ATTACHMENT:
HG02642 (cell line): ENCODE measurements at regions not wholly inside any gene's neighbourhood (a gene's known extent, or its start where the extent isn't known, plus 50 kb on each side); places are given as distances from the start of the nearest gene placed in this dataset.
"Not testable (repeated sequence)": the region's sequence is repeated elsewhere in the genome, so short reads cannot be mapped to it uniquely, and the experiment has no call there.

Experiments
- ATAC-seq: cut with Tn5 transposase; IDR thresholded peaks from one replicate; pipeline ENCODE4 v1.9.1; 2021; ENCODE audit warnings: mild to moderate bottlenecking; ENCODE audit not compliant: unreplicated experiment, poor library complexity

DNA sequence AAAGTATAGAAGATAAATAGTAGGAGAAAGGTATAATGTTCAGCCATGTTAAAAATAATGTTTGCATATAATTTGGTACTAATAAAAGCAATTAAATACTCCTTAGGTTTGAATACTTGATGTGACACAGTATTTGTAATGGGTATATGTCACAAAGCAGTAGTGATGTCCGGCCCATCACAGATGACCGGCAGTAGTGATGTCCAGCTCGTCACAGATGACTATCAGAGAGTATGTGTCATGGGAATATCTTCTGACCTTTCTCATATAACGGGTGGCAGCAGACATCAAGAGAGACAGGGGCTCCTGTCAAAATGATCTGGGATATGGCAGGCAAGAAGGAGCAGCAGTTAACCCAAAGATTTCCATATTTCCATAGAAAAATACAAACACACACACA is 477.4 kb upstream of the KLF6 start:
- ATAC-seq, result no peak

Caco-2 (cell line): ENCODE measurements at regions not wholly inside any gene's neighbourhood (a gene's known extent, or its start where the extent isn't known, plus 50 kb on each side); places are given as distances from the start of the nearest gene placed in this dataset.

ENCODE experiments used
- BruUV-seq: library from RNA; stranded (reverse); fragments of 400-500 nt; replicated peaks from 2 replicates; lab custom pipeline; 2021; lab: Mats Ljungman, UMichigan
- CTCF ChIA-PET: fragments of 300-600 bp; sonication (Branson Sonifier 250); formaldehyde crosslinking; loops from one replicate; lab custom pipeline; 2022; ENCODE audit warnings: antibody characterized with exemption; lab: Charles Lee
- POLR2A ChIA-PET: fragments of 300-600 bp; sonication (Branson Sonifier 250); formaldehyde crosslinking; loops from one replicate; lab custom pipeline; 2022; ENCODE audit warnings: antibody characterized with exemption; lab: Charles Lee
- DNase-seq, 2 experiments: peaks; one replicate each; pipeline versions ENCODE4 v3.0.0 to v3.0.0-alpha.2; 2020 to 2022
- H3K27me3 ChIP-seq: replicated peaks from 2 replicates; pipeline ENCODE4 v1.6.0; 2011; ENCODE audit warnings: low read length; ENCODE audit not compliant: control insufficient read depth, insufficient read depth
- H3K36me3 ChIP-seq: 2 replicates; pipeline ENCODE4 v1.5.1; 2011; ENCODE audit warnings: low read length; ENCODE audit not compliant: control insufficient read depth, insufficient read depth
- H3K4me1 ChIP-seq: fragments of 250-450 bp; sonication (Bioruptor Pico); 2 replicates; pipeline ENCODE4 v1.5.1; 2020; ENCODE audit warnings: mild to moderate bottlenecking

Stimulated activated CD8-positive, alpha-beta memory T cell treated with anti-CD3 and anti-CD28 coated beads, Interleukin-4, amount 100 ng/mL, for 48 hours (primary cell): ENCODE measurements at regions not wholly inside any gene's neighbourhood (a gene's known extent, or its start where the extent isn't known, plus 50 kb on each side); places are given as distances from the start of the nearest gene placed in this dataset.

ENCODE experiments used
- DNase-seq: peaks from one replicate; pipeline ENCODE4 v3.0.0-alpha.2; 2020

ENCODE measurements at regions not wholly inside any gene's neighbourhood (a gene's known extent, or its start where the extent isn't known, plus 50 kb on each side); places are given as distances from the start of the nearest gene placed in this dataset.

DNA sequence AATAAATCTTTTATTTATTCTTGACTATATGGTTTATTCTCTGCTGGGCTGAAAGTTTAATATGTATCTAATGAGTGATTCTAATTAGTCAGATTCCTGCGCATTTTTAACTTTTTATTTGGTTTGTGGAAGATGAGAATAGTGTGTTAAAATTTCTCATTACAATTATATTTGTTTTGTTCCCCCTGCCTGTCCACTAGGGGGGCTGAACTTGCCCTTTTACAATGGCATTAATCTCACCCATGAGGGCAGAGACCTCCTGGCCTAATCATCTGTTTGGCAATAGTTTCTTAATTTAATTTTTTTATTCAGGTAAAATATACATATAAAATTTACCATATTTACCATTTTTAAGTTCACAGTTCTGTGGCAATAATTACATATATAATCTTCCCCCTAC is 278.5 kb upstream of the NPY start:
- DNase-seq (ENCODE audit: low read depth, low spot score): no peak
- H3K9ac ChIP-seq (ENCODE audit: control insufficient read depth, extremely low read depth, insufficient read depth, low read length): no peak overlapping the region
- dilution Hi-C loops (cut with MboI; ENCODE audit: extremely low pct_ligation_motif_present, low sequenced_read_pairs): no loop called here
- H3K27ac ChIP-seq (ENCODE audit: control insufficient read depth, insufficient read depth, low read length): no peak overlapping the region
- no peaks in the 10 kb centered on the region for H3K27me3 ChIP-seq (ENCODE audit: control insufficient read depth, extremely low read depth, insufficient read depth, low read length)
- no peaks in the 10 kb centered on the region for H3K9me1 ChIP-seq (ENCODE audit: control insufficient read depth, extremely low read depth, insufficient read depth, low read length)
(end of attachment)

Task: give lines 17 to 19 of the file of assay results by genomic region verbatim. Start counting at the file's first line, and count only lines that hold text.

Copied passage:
ENCODE experiments used
- DNase-seq: peaks from one replicate; pipeline ENCODE4 v3.0.0-alpha.2; 2020

ENCODE measurements at regions not wholly inside any gene's neighbourhood (a gene's known extent, or its start where the extent isn't known, plus 50 kb on each side); places are given as distances from the start of the nearest gene placed in this dataset.